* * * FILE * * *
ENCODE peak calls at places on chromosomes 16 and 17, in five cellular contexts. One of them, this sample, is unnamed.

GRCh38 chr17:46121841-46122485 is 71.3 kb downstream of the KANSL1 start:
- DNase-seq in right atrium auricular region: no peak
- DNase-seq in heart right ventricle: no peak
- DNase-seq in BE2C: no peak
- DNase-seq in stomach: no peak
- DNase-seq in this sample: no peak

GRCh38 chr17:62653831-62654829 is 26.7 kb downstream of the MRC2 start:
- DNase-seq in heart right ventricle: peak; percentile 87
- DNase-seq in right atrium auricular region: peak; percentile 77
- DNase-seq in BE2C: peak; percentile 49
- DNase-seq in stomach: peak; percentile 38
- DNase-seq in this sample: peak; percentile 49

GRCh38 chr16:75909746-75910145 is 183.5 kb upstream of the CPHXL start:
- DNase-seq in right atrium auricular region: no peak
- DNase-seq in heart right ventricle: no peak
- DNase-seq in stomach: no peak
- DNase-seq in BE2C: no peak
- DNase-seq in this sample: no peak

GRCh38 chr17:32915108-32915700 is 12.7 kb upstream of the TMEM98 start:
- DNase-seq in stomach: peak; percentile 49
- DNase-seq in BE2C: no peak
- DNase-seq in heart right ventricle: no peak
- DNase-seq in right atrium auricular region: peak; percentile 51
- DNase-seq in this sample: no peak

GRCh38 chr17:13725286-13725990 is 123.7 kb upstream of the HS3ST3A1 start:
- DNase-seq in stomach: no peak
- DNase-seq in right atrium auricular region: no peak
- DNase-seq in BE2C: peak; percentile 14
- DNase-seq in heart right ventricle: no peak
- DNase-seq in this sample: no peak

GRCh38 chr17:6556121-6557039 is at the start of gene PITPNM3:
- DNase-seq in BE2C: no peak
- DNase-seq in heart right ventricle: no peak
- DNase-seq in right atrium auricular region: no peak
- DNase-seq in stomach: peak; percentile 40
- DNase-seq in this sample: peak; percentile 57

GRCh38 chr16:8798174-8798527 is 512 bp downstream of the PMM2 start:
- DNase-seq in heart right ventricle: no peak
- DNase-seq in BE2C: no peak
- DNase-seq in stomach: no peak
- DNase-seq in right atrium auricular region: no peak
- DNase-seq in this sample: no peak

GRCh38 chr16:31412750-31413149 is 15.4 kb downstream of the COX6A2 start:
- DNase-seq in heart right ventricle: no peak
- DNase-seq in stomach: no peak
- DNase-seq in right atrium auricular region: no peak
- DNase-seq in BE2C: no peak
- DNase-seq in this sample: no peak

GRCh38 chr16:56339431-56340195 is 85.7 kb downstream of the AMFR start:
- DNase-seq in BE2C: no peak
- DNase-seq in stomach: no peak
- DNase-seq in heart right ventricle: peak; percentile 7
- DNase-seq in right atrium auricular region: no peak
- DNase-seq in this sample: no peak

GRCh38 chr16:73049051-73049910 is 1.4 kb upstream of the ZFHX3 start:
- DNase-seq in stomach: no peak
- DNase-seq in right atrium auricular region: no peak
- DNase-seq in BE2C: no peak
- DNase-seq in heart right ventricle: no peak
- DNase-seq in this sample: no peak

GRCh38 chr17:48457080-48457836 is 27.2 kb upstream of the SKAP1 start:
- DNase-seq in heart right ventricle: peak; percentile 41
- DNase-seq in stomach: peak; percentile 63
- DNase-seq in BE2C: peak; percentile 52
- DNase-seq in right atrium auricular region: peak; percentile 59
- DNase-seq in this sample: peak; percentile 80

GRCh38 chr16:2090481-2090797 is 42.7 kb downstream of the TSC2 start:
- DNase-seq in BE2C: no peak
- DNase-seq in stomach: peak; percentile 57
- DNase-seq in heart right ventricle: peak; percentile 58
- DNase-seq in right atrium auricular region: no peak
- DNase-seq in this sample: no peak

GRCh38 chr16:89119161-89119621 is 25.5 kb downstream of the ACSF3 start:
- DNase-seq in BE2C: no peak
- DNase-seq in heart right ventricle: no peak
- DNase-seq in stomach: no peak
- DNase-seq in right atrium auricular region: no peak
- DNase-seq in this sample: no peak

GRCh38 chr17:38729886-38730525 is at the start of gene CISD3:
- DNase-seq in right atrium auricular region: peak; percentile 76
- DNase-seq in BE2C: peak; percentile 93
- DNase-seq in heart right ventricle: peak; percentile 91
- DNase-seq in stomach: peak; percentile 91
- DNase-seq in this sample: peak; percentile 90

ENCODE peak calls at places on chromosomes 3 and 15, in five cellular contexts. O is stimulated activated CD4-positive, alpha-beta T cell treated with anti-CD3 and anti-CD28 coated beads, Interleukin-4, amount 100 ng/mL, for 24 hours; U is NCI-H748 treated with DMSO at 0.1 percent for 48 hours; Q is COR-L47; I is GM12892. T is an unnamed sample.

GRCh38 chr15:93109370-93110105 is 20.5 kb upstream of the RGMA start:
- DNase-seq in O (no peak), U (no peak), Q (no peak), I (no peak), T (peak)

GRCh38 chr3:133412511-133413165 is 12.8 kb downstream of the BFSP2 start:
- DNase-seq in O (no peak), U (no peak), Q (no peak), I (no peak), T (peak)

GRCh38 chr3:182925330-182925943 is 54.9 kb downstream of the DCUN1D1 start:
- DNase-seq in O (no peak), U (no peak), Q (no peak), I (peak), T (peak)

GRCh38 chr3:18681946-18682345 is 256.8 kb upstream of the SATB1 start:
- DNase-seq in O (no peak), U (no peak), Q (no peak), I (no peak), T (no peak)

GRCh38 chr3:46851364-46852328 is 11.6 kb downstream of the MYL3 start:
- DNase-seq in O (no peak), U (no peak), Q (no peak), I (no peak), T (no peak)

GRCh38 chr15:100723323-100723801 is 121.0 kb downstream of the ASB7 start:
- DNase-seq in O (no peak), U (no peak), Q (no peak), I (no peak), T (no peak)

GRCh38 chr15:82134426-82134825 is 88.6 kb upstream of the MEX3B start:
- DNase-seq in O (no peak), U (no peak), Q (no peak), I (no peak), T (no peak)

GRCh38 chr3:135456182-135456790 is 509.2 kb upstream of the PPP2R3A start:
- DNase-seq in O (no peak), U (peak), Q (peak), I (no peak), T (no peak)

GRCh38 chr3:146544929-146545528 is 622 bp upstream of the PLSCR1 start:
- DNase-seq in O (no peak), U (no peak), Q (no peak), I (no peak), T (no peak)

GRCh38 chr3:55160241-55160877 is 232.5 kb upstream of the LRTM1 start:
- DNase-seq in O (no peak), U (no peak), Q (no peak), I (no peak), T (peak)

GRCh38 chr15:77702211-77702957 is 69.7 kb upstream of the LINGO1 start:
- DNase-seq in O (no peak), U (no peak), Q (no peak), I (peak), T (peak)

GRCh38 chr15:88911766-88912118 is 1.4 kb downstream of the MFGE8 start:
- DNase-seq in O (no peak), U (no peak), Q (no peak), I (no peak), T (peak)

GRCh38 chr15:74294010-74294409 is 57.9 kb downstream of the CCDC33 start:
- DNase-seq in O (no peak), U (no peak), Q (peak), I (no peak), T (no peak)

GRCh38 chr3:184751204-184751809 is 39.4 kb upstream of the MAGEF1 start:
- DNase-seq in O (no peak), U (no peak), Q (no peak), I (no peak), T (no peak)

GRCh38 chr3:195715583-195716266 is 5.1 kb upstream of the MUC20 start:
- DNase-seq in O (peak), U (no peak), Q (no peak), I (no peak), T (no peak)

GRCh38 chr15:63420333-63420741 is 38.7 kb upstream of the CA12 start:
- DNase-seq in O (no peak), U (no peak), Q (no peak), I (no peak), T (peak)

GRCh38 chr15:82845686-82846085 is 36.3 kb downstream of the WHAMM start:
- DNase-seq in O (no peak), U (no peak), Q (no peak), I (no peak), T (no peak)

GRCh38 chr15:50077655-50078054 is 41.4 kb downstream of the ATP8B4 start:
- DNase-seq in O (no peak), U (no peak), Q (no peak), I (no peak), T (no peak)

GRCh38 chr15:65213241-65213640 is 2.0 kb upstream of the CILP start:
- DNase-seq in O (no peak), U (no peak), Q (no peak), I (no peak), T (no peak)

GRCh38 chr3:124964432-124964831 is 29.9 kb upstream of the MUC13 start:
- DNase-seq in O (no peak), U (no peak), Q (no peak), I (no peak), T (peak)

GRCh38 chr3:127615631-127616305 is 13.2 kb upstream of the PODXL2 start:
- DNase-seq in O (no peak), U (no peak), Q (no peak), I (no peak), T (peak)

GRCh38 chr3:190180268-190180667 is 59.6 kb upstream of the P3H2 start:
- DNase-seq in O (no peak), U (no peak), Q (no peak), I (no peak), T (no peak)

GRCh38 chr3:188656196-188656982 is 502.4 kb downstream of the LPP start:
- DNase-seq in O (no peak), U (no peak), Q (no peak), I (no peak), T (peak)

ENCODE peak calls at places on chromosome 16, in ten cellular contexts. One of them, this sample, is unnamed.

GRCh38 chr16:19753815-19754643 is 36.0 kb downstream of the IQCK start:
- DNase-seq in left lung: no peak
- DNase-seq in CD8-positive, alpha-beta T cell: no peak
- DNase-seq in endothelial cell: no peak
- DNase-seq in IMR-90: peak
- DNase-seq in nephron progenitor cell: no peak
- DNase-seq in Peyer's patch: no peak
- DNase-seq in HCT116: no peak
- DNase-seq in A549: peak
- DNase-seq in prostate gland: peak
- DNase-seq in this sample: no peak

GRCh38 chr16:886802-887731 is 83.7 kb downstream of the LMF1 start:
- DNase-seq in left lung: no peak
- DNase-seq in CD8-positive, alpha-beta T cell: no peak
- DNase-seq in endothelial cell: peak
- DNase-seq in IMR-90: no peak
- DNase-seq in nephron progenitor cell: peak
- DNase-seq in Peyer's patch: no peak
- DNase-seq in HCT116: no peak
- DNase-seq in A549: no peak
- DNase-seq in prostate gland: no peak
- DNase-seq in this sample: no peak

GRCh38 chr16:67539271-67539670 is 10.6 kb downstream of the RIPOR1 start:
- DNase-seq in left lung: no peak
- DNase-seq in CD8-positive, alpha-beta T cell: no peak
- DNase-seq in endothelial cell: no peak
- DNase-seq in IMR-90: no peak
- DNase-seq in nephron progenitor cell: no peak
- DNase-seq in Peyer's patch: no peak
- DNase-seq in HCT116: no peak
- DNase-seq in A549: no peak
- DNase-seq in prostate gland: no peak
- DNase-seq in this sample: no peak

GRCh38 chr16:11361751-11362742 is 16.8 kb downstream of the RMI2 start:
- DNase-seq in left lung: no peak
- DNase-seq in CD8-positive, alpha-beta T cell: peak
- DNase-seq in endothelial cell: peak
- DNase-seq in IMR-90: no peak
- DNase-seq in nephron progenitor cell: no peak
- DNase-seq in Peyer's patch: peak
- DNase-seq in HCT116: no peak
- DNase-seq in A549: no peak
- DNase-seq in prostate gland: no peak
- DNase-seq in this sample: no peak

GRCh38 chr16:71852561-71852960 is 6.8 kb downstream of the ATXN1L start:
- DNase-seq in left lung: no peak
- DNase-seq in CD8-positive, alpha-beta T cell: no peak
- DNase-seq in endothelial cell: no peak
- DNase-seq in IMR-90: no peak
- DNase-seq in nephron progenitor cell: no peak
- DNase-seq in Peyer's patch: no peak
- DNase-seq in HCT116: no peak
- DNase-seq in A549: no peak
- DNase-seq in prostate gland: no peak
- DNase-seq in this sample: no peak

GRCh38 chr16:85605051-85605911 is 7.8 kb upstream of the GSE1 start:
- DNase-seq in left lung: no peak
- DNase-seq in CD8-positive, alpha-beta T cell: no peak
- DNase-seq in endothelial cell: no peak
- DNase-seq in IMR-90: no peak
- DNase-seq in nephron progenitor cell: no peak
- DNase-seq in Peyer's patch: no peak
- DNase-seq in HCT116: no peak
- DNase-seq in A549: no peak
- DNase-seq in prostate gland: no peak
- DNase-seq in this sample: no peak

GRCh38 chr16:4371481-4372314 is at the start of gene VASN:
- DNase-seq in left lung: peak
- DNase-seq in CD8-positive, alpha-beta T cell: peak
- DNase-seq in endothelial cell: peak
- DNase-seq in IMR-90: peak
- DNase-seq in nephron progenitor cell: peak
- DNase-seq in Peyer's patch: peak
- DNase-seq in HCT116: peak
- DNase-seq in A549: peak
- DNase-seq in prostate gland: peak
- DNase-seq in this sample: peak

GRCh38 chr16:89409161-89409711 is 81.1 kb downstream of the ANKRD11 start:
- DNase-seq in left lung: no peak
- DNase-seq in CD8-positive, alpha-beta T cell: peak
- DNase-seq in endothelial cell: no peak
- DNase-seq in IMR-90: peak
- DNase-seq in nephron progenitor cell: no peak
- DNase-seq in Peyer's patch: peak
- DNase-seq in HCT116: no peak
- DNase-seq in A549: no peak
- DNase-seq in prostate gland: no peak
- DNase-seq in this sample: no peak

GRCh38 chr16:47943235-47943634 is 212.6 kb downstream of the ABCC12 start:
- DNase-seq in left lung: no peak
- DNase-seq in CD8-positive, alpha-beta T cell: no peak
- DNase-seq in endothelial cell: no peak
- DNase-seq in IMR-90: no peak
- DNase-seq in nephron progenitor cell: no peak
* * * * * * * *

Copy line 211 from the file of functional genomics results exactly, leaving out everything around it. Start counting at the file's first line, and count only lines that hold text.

GRCh38 chr16:89409161-89409711 is 81.1 kb downstream of the ANKRD11 start: